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The ‘coalition of the willing’ leaders are meeting for
the tripartite infrastructure summit in Rwanda’s
capital Kigali, isolating Tanzania for the third time.
The three-day summit brings together East African
Community countries that have jointly agreed to
fast-track the regional integration, especially on
aspects of monetary union and political federation.
Tanzania has been isolated by the ‘coalition of the
willing’, which comprises Kenya, Uganda and
Rwanda.
Dar es Salaam has, for a long time, faced accusations
of dragging its feet on EAC integration matters,
especially on its rigid position on issues of
citizenship, land ownership and political federation.
Last week Dar es Salaam strongly reacted to its
isolation from the infrastructure talks, accusing the
coalition of threatening EAC integration.
“So long as Kenya, Rwanda, and Uganda have
consciously decided to isolate us, all we can do is to
leave them alone and wish them well,” the minister
for East African Community Affairs, Mr Samwel Sitta,
said.
Tanzania’s isolation puts in limbo its $4.7 billion
railway line project linking Dar, Kigali and Burundi,
whose construction is scheduled for 2014.
Rwanda and Uganda have given signals of their
intent to back Kenya’s railway corridor linking both
countries, including South Sudan to the Kenyan
coast.
Relations between Dar and Kigali have been icy
following the recent expulsion of Rwandan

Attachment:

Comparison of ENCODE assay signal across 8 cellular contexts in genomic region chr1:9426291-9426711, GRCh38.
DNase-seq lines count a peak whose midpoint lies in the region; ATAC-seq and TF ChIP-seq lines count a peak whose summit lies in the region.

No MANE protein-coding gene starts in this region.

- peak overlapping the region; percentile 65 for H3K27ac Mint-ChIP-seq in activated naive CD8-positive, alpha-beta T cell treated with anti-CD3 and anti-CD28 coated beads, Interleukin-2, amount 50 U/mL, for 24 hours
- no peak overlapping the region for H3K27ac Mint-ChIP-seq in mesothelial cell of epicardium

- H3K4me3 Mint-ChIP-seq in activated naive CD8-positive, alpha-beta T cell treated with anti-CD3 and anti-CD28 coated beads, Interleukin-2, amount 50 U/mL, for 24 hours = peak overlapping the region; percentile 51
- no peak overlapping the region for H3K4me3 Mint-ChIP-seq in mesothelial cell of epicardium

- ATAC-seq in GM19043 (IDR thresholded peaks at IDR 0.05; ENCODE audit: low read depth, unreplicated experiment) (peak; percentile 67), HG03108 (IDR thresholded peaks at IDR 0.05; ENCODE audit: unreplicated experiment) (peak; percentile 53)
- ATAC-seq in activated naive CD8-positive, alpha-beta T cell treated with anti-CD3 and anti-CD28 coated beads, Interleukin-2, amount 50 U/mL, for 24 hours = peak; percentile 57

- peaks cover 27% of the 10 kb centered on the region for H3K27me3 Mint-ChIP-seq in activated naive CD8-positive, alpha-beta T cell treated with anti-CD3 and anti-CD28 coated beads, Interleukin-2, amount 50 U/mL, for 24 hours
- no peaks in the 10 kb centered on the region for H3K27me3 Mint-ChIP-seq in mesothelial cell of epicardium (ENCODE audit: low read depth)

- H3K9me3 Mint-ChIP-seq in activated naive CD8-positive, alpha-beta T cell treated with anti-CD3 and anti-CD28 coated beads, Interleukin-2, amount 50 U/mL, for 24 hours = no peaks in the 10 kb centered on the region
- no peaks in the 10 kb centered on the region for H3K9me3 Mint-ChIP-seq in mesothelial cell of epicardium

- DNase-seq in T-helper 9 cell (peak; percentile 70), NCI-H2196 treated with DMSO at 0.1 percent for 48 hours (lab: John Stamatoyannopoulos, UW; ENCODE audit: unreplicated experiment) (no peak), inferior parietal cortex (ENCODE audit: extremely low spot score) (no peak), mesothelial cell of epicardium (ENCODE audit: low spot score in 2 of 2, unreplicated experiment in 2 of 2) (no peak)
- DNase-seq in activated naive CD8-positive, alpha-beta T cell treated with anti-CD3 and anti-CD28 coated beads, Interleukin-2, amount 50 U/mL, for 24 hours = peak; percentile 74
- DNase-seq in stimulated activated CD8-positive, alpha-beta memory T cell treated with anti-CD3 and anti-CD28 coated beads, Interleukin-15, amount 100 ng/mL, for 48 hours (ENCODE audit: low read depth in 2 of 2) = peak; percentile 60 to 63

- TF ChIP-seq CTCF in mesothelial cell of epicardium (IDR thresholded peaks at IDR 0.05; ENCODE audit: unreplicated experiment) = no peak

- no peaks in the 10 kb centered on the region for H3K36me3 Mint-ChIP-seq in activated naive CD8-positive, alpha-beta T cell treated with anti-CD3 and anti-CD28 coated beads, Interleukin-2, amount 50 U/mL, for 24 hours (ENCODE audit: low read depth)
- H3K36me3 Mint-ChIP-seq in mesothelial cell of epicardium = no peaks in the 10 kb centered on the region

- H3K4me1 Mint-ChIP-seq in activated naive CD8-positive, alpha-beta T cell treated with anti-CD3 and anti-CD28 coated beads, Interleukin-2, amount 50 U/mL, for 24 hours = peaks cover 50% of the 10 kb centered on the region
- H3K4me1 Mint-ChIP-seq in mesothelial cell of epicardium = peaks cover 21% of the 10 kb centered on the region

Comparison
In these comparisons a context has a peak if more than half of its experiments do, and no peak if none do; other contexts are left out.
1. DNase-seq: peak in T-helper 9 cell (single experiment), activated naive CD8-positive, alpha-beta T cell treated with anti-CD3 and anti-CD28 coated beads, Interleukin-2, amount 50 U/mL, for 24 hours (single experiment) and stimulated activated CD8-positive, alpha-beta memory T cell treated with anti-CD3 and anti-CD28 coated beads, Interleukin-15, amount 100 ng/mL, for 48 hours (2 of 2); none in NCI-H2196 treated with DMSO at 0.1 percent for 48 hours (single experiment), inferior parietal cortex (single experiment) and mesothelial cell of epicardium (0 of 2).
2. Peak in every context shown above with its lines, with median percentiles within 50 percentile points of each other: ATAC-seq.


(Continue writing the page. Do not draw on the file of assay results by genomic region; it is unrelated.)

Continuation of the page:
immigrants from western Tanzania, and President
Jakaya Kiwete’s remarks that Rwanda should
negotiate with the Hutu rebel group FDLR it’s
fighting in eastern DRC.
The presidents of Kenya, Uganda and Rwanda are in
Kigali to fast-tracking regional integration through
grand infrastructure projects.
South Sudan’s President Salva Kiir is also present at
the infrastructure summit.
Juba had formally applied to join the EAC and the
status of its membership is likely to be part of the
agenda of the coalition’s meeting in Kigali.
The second infrastructure summit held two months
ago in Mombasa, Kenya resolved to bring Burundi
and South Sudan on board.
However, Burundi has reportedly denied membership
of the ‘coalition of the willing’ that has left Tanzania
out in cold, while coalition members pen multibillion
dollar regional infrastructure projects.
The second infrastructure summit also shared out
key responsibilities, with Uganda taking charge of
railway development and political federation, Kenya
leading on energy development and Rwanda on
customs issues, single tourists and East African
Community e-identity card.

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